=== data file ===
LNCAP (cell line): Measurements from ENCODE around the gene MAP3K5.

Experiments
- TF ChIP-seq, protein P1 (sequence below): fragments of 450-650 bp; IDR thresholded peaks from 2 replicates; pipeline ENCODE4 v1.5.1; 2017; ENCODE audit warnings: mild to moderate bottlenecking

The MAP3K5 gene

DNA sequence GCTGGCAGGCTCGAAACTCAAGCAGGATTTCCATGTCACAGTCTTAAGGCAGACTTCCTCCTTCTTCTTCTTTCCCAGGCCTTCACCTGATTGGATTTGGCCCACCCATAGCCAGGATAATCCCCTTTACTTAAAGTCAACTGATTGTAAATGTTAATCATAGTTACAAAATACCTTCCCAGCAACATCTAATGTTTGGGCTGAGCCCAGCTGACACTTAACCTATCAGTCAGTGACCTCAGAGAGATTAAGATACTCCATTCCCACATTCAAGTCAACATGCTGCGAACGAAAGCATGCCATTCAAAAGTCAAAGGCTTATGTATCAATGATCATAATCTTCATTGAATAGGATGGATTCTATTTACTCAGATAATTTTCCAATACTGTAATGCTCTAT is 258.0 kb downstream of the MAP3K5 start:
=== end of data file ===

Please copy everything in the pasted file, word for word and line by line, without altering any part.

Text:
LNCAP (cell line): Measurements from ENCODE around the gene MAP3K5.

Experiments
- TF ChIP-seq, protein P1 (sequence below): fragments of 450-650 bp; IDR thresholded peaks from 2 replicates; pipeline ENCODE4 v1.5.1; 2017; ENCODE audit warnings: mild to moderate bottlenecking

The MAP3K5 gene

DNA sequence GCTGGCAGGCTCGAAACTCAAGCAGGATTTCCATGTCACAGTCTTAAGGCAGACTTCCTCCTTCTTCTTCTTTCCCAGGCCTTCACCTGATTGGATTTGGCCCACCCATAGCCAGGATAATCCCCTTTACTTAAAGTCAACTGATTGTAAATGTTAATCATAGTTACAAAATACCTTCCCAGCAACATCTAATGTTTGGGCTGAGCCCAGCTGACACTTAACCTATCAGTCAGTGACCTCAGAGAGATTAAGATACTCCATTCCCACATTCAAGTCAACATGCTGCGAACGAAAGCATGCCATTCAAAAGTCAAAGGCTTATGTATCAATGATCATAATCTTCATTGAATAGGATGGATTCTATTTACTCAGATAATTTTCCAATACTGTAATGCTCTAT is 258.0 kb downstream of the MAP3K5 start: